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The Daily Utah Chronicle

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U researchers control electric current, may make organic materials more energy efficient

By Lana Groves, Asst. News Editor

U researchers have recently proved they can control the electric current of an organic material, which can help them test other organic materials to find one that is more energy efficient.

Christoph Boehme, a professor in physics, has been working on the project for the past two years.

“The idea for (the research) comes mostly out of the need to understand what the electron spins in semi conductors do,” he said.

Electrons have magnetic force fields. When the spinning action of the particle can be controlled, the electrical current can also be controlled. Boehme and John Lupton, another lead researcher, tested an organic polymer material and proved that by using a strong magnetic field they can control the state of the spin.

Organic materials are more energy efficient the more times the spin turns.

“What (researchers) have learned is that the spin sometimes slips around by itself,” Boehme said. “They sometimes travel out randomly-completely coincidental.”

When the random spin happens more often, a material is more energy efficient.

Boehme said the spin rarely happens and can only be controlled while in the experiment.

When researchers control how often the spin flips around, they can observe how often the random non-controlled spin flips.

“If you have random spin flips, the oscillation of the current goes up and down,” Boehme said. “The oscillation vanishes when you have random spin flips.”

Boehme said the study can be used to learn what organic materials are more energy efficient by testing different materials.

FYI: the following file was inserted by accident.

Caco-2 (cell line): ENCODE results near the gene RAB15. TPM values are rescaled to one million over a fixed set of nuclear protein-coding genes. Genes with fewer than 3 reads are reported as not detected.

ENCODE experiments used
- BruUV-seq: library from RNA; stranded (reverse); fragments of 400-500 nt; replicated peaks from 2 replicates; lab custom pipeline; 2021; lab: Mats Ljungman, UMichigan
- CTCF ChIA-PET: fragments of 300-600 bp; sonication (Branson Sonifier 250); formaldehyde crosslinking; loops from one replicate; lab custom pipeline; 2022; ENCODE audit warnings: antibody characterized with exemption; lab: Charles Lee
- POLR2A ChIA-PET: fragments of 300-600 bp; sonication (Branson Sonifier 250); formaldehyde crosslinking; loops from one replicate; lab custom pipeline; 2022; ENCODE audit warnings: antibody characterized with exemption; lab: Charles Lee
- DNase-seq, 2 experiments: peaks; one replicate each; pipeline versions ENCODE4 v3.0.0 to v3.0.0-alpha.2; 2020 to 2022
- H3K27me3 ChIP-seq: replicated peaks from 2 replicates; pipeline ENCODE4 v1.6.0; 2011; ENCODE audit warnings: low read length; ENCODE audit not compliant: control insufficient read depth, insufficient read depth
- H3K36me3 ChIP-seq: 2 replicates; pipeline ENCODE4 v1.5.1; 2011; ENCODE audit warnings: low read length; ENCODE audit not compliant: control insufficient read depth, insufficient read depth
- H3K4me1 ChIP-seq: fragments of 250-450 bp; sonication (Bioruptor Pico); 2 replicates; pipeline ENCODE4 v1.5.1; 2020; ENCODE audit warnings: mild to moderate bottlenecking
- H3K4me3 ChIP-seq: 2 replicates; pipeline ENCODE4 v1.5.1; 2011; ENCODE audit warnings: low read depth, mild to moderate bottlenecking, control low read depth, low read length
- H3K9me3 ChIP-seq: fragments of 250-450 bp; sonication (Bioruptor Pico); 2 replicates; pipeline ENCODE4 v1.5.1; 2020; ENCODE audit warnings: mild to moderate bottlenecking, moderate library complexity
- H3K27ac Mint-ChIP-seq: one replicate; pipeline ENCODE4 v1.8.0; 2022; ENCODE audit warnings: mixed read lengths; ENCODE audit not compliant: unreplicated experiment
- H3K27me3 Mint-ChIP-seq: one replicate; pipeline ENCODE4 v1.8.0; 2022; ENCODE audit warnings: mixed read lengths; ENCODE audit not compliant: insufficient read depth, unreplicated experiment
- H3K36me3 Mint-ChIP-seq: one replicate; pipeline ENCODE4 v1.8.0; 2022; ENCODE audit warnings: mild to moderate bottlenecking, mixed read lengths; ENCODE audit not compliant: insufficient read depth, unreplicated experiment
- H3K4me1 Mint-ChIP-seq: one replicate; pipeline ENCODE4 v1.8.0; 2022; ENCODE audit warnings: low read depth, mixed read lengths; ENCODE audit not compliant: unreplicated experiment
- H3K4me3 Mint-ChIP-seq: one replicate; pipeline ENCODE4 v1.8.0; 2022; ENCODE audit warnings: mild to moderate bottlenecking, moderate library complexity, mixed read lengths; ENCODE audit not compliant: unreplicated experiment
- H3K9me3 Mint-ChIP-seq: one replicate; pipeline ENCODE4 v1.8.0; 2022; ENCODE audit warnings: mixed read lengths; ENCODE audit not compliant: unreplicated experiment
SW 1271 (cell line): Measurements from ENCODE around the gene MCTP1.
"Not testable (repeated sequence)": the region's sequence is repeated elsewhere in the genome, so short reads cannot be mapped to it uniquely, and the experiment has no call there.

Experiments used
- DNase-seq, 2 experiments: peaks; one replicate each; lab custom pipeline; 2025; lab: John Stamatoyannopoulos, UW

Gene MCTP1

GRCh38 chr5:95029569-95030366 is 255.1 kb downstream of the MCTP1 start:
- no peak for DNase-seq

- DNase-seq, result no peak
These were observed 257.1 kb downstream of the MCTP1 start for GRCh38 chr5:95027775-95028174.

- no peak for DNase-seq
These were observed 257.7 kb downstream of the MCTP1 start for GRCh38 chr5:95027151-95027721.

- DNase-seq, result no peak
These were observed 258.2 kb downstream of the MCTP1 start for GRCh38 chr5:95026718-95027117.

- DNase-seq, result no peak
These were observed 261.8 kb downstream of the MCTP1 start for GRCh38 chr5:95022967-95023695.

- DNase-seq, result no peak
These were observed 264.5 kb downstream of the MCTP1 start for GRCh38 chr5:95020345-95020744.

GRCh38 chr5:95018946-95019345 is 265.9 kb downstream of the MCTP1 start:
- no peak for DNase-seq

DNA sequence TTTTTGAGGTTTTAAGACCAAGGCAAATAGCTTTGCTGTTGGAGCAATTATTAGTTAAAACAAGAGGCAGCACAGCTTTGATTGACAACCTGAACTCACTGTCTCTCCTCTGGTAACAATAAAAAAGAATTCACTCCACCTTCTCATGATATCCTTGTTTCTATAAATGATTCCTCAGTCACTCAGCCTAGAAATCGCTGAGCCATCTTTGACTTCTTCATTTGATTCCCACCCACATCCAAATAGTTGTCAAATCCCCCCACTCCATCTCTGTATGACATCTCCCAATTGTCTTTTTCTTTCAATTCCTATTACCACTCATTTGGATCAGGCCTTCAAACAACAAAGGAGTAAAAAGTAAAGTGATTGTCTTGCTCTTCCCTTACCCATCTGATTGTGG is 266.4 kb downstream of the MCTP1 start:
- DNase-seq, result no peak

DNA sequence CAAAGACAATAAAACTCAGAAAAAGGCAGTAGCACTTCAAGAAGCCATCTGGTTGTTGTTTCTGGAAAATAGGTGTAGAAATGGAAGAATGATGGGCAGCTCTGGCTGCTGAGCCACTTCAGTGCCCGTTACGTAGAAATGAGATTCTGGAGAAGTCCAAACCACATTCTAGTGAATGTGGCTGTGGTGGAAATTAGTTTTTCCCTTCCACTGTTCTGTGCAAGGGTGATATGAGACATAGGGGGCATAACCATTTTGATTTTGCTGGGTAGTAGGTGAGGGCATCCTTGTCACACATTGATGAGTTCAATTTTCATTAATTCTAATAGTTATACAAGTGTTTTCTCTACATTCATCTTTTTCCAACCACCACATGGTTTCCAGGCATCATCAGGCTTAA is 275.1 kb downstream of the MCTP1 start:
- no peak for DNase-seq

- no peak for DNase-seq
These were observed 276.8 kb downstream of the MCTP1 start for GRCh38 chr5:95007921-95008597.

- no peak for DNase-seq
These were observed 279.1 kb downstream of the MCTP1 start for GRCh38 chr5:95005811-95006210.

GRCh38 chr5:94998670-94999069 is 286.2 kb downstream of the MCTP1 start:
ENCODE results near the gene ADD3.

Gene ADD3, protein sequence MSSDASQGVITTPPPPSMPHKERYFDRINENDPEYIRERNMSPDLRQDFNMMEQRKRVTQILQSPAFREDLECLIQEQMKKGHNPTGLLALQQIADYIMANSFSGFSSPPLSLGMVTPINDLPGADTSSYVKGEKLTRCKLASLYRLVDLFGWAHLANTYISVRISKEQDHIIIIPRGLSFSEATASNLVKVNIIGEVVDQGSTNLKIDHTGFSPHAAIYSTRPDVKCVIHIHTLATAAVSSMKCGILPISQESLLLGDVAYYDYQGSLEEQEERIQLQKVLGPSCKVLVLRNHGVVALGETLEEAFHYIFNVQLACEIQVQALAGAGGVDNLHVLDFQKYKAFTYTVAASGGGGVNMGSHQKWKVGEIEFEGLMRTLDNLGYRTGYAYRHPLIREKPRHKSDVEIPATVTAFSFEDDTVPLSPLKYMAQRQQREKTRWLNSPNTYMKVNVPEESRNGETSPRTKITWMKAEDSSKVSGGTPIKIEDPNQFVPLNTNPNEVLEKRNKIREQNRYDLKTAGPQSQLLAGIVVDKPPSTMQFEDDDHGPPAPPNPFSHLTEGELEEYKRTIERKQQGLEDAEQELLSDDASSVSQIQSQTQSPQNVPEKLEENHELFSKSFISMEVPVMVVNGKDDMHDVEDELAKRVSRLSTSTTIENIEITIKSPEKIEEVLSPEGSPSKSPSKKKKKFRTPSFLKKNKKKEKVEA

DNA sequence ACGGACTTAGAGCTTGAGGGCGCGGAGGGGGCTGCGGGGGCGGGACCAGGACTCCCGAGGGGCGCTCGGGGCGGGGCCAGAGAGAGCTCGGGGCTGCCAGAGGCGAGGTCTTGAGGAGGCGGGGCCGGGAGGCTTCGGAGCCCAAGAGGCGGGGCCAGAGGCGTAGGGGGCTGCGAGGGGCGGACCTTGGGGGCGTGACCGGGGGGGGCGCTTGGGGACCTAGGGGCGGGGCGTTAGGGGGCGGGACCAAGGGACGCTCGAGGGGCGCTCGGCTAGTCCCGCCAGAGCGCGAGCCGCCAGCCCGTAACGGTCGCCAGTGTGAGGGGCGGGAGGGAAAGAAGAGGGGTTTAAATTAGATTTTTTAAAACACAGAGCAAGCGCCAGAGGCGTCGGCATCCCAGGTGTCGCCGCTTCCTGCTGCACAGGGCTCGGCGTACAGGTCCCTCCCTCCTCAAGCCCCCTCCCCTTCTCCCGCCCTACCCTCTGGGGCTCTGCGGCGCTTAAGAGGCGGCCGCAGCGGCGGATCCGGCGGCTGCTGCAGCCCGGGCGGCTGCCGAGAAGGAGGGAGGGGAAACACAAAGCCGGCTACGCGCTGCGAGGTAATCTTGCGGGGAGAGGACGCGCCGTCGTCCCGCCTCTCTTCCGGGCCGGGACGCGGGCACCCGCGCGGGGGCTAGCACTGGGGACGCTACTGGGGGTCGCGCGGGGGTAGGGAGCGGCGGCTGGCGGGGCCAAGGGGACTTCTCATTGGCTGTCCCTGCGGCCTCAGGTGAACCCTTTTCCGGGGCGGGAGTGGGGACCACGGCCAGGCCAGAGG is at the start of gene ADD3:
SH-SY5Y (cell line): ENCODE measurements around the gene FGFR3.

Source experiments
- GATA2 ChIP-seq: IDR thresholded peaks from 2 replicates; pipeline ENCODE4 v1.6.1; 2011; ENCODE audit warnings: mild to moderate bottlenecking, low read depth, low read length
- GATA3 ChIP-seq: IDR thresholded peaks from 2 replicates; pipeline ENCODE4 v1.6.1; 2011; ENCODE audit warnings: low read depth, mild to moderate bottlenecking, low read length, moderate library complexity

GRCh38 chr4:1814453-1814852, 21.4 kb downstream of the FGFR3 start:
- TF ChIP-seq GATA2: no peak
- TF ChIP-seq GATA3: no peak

Inorganic materials are about 40 to 60 percent energy efficient, but cost more to make. Organic materials cost less but are only 10 to 20 percent energy efficient.

Boehme, Lupton and several graduate students who worked on the original experiment will now start testing different organic materials.

Dane McCamey, a postdoctoral student at the U who wrote the study and led many of the experiments, said they designed a device that can hold the organic material and then use it as a semi-conductor.

“At the moment we’re working on aspects (of the device) and making samples,” he said. “(Later) we’re going to do a really systematic study of different parameters and different physical properties that can alter spin flipping, like temperature or combining different materials.”

However, Boehme warns that making organic materials more energy efficient will be difficult.

“I don’t think it would be very possible,” he said. “This is not as straightforward as people thought in the past.”

To produce energy, electrons must emit light.

Boehme said there are four parts of positive and negative electrons, which form into light or heat in a precursor state.

“Only one can produce light and the other three produce heat,” he said. “If, due to a spin flip, they can all go into a state that produces light, they will produce more energy.”

The study will still help researchers understand the connection between the state of a particle’s spin and the semi-conductor.

Manfred Walter, a physics graduate student who contributed to the study, said that the study is very important and will help show how efficient a device can be.

“This study is related to the question ‘How much light can you get out of an organic polymer material?'” Walter said.

The study was published in the journal Nature Materials Aug. 17.

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